How many quarts are there in a gallon?  It’s easy to remember if you associate the word quart with the number four.  A quart is ¼ of a gallon.

When we talk about triangles, quadrangles and such we are using the roots tri and quad which mean 3 and 4.  When we bisect something, we cut it into two parts.

The normal human voice can sing in a range of about three octaves.  What is an octave?  It is a range of eight notes.

An octopus has eight legs – or are they arms?

Very large numbers are referred to as millions, billions, trillions, quadrillions, quintillions, sextillions, and septillions.  Note that each word after millions is formed by using the roots for 2, 3, 4, 5, 6 and 7.

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 In my local Sunday paper there was an article in which Malcolm Wright talks about how his father used the term “Drunk as the Lord.”  Malcolm was quite surprised that his father would use such a blasphemous expression.  Later he found out that his father was not a blasphemer at all.

— — — — —

 “As drunk as Cooter Brown” is another common expression in some areas.  Just who was Cooter Brown?  As in many cases the facts or difficult to come by.

— — — — —

Hatband

Tighter than Dick’s hatband” is an expression I’ve often heard used to indicate that someone is very drunk.  There seem to be many other uses for that expression as well.  Some of them are listed at the website World Wide Words.  If you go to the website’s homepage, you’ll find articles that will keep you entertained for many hours.  Michael Quinion, the site’s webmaster, is quite interesting, too.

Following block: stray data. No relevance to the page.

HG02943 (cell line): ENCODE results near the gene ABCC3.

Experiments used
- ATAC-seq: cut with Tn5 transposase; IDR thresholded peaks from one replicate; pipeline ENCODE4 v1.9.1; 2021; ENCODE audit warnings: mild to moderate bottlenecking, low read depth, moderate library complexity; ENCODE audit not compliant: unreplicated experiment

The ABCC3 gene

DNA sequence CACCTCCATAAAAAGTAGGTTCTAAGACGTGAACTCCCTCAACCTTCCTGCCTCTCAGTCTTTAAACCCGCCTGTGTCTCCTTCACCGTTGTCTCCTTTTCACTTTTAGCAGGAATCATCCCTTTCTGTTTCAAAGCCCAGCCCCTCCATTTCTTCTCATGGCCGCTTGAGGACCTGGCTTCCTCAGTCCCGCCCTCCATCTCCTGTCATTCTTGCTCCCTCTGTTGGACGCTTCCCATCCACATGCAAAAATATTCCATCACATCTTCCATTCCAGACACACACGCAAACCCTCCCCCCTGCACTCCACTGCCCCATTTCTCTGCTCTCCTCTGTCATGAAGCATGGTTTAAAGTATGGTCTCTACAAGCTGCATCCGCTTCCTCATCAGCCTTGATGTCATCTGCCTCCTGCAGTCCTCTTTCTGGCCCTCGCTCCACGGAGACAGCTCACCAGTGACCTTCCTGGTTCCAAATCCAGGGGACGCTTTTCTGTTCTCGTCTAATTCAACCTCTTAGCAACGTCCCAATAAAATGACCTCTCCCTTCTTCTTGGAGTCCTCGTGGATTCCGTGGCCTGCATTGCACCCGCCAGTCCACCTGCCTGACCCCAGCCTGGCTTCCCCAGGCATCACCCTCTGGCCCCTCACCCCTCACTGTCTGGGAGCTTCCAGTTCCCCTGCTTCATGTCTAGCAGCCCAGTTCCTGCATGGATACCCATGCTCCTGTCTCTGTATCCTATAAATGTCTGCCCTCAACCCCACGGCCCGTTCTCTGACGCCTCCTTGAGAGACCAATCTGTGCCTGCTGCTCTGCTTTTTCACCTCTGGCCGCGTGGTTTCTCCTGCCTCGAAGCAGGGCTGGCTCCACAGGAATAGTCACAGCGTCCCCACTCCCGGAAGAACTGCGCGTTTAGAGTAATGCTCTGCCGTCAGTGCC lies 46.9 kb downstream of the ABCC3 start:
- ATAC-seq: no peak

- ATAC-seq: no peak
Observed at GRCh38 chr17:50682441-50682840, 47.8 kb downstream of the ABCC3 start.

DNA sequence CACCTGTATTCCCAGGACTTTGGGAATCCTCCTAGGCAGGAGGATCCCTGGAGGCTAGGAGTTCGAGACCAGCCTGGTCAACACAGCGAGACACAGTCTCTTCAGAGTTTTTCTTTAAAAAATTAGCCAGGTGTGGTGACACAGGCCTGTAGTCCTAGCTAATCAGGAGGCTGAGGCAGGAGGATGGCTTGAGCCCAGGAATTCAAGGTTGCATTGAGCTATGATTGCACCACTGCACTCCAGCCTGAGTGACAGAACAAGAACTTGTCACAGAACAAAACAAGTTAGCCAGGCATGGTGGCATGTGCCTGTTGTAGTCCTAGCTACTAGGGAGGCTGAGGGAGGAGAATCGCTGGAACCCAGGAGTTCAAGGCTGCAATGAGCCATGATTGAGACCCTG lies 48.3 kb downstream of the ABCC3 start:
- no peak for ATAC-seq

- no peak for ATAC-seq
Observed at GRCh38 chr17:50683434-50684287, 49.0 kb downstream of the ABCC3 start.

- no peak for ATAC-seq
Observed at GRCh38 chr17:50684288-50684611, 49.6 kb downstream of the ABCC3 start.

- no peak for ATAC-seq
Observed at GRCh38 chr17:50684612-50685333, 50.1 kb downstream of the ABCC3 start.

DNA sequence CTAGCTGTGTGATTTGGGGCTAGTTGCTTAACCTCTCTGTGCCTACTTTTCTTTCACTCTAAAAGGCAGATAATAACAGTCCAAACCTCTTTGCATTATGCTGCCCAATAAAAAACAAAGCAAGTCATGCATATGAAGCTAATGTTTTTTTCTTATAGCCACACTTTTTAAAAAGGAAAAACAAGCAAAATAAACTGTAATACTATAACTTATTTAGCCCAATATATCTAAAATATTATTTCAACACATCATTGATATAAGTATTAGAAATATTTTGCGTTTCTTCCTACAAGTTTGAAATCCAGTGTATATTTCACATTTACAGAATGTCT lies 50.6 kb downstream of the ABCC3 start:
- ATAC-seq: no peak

— — — — —

Lizzie

Song titles can be deceptive.  For instance, the last time I hosted “Music on the Sunny Side” on WBRH here in Baton Rouge I played a song titled “Henry’s Made a Lady Out of Lizzie.”  I have heard the term “he made a lady out of her” to mean that a man married a woman with whom he was having an affair.  Another way I’ve heard it said is that “he made an honest woman out of her.”  I left it to my listeners to figure out what the subject of the song really was.

I first learned about this 1928 song while reading Great Lives, Great Deeds which is a Reader’s Digest compilation of biographies of famous people.  Here’s the script I used to explain the song’s origin:

In 1927 Henry Ford realized that sales of his Model T Ford were falling, so he reluctantly decided to radically redesign it. It would come to be known as the Model A Ford.  What follows is quoted from a Reader’s Digest book of biographies: “From the standpoint of popular interest, no other car has enjoyed such a dramatic unveiling, because no automobile maker with Ford’s reputation has ever made such a drastic change in his product.  The new Tin Lizzie, still the lowest-priced car, now had not only such fixings as four-wheel brakes and a windshield wiper, but the buyer had his choice of several different colors!  Tin Pan Alley celebrated the occasion with the smash hit song, ‘Henry’s Made a Lady Out of Lizzie.’ ”